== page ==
LEAs line up waivers as an out from Open Enrollment
Officials at the California Department of Education said Monday they are being inundated with waiver applications from school districts looking to be excused from the new open enrollment program.
Scores of applications have already been processed for the January meeting of the California State Board of Education and based on the number of inquiries that have been made to the CDE in recent days about the waiver option, officials said there could be as many as 100 districts seeking relief by early next year.
The Open Enrollment Act was signed into law in January, 2010 as part of the state's failed bid to win a federal Race to the Top grant. The program established a list of the state's 1,000 low achieving" schools and offers parents and students the option of transferring from any of the listed schools to a higher performing school even if it is outside their district of residence.
The program has proved controversial because the criteria for identifying the target schools required that no more than ten percent of the schools in any local educational agency may be on the list of 1,000 schools. The program also excluded court schools, community schools, community day schools, and charter schools.
More than half of the schools on the most recent list, which covers the 2010-11 school year, have API scores of 700 or better.
Many of the waiver applications are coming from districts that have high-performing schools on the list.
Rockford Union, for instance, is a single school elementary district in Tulare County where the test scores have hovered around the 800 mark the last three years which prompted an award from the state as a California Distinguished School in 2010 as well as a Title One Academic Achievement Award in 2005 and recognized as a Top Ranked Public School in the Consumers' Research Council of America's 2006 edition.
"I have no objections to giving parents more options for transferring their children," said Andy Schultz, Rockford Superintendent. "But for me now, to have to by law send home a note saying that we are on such a list - it makes no sense.
"Something has to be done about how this list is generated," he said.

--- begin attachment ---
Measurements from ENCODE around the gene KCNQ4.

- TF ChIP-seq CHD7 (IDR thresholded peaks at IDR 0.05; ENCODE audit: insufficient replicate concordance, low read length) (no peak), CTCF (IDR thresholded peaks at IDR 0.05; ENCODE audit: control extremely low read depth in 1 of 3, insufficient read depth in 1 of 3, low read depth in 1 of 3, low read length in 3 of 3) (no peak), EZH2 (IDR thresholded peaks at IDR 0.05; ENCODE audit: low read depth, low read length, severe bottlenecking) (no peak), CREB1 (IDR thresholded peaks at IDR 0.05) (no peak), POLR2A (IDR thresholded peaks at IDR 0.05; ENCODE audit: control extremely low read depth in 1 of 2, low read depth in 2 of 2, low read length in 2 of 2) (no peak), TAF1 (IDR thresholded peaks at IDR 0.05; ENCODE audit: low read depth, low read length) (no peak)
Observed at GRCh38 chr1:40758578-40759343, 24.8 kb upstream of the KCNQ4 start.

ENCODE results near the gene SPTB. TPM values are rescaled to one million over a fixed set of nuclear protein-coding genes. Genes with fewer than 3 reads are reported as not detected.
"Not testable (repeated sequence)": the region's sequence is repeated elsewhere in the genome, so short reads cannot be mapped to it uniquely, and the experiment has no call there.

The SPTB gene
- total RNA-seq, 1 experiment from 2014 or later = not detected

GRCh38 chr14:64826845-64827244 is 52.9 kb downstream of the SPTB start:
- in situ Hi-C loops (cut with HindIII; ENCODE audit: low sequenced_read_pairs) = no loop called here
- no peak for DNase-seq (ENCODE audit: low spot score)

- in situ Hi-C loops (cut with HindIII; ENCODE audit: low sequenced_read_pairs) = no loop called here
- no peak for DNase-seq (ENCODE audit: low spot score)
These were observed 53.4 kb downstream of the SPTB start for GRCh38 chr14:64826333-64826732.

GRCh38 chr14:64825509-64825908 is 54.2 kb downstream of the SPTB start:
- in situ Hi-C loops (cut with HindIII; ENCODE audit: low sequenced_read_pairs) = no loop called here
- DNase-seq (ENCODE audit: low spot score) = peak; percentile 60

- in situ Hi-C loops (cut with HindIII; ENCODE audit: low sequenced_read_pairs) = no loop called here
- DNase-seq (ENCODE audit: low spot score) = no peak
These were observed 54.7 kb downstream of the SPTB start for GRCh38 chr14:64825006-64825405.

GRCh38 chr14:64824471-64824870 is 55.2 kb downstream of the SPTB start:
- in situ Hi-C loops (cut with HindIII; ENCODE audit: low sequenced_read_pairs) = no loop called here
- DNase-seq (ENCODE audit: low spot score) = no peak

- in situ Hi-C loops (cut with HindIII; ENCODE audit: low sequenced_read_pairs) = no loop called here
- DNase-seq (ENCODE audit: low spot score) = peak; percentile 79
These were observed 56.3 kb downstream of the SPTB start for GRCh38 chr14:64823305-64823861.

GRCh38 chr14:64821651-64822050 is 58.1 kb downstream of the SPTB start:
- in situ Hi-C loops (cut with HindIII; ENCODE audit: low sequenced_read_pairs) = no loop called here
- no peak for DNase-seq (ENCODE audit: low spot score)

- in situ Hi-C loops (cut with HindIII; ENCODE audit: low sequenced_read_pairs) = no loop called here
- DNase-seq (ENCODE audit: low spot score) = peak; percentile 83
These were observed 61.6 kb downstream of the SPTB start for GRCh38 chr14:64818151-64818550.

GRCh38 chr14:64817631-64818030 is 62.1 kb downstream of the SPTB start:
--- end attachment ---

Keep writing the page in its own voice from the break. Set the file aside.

Bob Bush, superintendent at Orcutt Unified, also has an elementary school with test scores over 800 on the list and is also in the process of filing a waiver application. He said the state's policy is contradictory when high-performing schools that hit the state's target of 800 could also be included on a list of low-achieving schools.
"To me, it's another black eye for California school reforms," he said.
Indeed, analysis of the list for the 2010-11 school year shows that 11 schools have been included with API's above 800; 222 schools had API scores of between 750 and 799; and another 250 schools had scores of 700 to 749.
The list for the 2011-12 school year includes 31 schools with API's between 807 and 800; 261 schools with scores between 799 and 750; and 245 schools on the list have API's between 749 and 700.
Complaints about which schools have been put on the open enrollment list began as soon as the first list was announced earlier this year. Now with new test scores to incorporate, another list has been generated and new complaints are coming forward.
Districts angry about being on the list, however, have not yet used the waiver process before and the politics surrounding their review before the state board should prove problematic.
Virtually all of the waiver requests coming into the CDE request the board take action under their general waiver' authority - which gives the state board very limited grounds to deny the request - such as approving the waiver will hurt student instruction or substantially increase state costs.
Also, under one of the board's recently adopted policies, waiver requests coming from high performing districts must be placed on the consent calendar as a matter of routine.
Finally, the open enrollment waivers will not be taken up by the board until the January meeting - which means after a new governor has been elected and potentially after a new administration has charted a new course on education issues.
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